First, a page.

In the quest for more sustainable sources of protein, the emergence of lab-grown meat has gained a lot of attention. Eight companies across the world are working to bring meat grown from stem cells – and without the environmental impact and harm to animals – to your plate in the very near future.
However, this massive disruption has been slow-going. As Gizmodo put it, so far lab-grown meat is a lot of hype and no consumer product.
"These future foods’ promises are hypothetical, with many claims based on a futurist optimism in line with Silicon Valley’s startup culture," Gizmodo reads. "Cultured meat is still in its research and development phase and must overcome massive hurdles before hitting market. A consumer-ready product does not yet exist and its progress is heavily shrouded by intellectual property claims and sensationalist press."
Some blame this initial fumbling on the fact that lab-grown foods tend to jump straight from research labs to businesses, skipping over any chance for people to acclimate to the concept, which many are still skeptical of.
With this in mind, Yuki Hanyu, founder of the Tokyo-based cultured meat company, Integriculture, is taking a very different approach. Instead of sending the products straight from the lab to the market, he is handing out "meat-growing machines" to Japan's youth. Through his nonprofit, the Shojinmeat Project, Hanyu gives students high-tech, microwave-sized heated boxes so they can culture cells – and thus, meat – on their own at home. This, he hopes, add that missing step of engagement which might ultimately make lab-grown meats widely accepted.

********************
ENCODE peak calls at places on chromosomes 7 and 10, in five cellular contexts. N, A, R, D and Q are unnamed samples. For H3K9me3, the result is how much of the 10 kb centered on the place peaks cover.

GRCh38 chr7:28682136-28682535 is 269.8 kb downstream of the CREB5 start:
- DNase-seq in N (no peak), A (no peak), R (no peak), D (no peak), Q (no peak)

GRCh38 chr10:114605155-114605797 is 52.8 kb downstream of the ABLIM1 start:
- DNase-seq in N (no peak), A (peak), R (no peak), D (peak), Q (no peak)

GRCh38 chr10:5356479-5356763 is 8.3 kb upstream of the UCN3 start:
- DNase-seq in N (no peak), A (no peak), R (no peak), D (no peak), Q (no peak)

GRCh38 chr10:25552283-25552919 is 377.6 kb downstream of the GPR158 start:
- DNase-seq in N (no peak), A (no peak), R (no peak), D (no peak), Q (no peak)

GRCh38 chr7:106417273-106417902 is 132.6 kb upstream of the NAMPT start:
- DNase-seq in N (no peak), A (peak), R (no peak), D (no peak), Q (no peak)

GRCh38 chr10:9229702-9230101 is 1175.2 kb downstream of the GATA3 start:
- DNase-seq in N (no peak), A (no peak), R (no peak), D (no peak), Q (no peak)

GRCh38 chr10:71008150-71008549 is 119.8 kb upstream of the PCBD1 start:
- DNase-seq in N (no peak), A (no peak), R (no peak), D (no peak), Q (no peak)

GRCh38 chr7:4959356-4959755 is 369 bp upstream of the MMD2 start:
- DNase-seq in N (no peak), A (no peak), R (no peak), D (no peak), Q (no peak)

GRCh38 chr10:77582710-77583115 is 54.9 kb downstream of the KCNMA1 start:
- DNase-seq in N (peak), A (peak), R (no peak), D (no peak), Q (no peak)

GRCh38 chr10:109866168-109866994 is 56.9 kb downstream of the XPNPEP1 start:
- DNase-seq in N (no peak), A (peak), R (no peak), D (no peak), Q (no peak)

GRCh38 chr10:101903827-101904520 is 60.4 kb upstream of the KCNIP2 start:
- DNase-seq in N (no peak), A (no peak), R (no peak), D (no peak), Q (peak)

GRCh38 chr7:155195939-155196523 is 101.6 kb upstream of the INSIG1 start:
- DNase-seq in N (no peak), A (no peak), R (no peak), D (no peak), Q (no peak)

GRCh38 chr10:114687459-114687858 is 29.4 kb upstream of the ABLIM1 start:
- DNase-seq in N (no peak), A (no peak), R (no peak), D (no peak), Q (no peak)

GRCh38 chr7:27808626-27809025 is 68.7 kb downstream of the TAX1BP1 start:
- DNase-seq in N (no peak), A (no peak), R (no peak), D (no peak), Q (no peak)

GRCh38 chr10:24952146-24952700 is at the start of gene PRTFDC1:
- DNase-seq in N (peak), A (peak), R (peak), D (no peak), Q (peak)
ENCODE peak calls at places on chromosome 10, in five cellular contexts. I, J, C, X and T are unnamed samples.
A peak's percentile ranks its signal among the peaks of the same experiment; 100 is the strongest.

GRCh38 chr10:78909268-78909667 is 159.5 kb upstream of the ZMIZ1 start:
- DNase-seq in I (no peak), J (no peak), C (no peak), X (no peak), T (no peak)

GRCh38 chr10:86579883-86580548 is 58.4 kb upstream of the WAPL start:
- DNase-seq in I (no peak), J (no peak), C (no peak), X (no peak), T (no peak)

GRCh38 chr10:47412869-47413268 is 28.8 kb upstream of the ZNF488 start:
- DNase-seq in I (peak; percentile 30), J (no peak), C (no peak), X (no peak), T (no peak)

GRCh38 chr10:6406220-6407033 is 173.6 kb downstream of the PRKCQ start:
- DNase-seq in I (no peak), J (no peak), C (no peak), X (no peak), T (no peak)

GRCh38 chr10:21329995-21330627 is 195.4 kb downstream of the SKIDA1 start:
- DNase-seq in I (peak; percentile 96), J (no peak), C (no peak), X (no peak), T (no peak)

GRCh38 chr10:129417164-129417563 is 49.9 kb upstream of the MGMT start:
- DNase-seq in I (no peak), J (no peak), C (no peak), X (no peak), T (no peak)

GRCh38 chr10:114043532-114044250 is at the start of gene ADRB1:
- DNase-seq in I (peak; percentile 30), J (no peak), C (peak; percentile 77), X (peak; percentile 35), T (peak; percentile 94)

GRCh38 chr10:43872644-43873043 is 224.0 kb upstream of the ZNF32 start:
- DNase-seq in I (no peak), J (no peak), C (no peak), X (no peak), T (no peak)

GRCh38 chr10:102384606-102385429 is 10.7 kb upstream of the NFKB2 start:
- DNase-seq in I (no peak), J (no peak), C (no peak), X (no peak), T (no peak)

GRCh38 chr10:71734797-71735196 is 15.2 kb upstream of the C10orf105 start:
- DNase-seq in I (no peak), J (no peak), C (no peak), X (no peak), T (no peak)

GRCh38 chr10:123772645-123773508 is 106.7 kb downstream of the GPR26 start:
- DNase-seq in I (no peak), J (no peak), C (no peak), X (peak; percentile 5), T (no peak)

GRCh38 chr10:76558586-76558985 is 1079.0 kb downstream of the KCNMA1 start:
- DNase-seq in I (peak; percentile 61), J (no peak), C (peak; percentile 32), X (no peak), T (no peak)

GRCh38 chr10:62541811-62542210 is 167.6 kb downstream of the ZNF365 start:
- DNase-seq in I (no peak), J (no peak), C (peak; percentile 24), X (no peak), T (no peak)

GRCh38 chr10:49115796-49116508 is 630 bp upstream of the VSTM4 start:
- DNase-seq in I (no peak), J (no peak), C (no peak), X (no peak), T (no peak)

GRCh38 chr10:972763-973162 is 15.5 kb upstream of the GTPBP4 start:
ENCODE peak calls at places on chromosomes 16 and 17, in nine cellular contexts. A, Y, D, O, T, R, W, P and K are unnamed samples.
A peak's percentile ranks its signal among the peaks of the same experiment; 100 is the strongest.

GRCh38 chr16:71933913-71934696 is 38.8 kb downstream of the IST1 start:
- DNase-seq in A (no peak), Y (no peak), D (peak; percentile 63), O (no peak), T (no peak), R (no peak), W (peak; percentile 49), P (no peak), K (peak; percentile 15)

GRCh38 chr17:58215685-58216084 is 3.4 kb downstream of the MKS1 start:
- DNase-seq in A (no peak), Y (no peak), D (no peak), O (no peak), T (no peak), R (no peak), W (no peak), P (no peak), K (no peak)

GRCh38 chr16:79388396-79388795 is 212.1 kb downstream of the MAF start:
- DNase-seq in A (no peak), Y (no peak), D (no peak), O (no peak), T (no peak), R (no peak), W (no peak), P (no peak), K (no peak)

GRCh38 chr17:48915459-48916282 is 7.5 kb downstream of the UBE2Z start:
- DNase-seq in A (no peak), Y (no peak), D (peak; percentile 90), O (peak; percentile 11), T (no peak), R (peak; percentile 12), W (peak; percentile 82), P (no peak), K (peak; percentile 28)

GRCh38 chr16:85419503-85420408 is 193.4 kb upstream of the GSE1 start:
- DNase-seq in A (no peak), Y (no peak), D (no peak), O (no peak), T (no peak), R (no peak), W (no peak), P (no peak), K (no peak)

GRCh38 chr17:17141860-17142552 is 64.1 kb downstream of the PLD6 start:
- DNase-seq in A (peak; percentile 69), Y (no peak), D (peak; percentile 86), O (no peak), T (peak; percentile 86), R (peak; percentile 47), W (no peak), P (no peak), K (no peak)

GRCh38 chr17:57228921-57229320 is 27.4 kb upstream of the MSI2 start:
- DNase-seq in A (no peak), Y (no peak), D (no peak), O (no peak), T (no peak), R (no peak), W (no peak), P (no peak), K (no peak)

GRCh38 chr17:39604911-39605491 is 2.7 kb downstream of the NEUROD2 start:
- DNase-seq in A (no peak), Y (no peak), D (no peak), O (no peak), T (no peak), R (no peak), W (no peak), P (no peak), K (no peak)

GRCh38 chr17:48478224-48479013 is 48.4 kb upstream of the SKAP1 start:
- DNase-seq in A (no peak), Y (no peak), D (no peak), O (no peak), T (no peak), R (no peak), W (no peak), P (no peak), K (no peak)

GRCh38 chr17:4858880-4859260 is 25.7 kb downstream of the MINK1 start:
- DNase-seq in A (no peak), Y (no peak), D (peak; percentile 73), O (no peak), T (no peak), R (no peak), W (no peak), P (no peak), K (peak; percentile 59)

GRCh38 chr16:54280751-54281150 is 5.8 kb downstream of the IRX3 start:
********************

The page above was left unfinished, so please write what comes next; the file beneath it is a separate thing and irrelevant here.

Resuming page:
More than that goal, however, the Shojinmeat Project allows Hanyu to directly apply what he learns from the students' interaction to future products while also fostering a sense of educational curiosity around lab-grown meat, which may further help the products gain widespread acceptance and "avoid the pitfalls of high-tech foods in other parts of the world," according to Quartz.
“If they can set the direction, we will have some consensus,” Hanyu told Quartz. “If cultured meat is something primary school students can do, why would you fear that?”
This latest initiative from the Shojinmeat Project aligns with the playfulness the nonprofit has cultivated in previous attempts to make cultured meat mainstream. For instance, the group raises funds by selling cultured-meat-related manga comic books, which feature recurring characters that pop up on the organization’s website and writings. Additionally, the group has approached Buddhist organizations for input on the best ways to introduce cultured meat to Japanese culture.
Hanyu's approach has garnered respect from others in the industry, including Bruce Friedrich, who leads The Good Food Institute, an organization that supports and lobbies on behalf of groups working to bring cultured meat to market. Still, Friedrich doesn’t think the Shojinmeat Project method is essential for introducing a cultured-meat product to consumers. But Friedrich isn't convinced the methods are necessary.
“I’m excited that Shojinmeat is bringing their singular way of presenting clean meat to the discussion. Anything that makes science fun is fantastic for science," he said. But, “the polls that exist indicate that, right now, even before people are presented with the myriad advantages that clean meat has over animal meat, we already have half of people who are willing to consume it."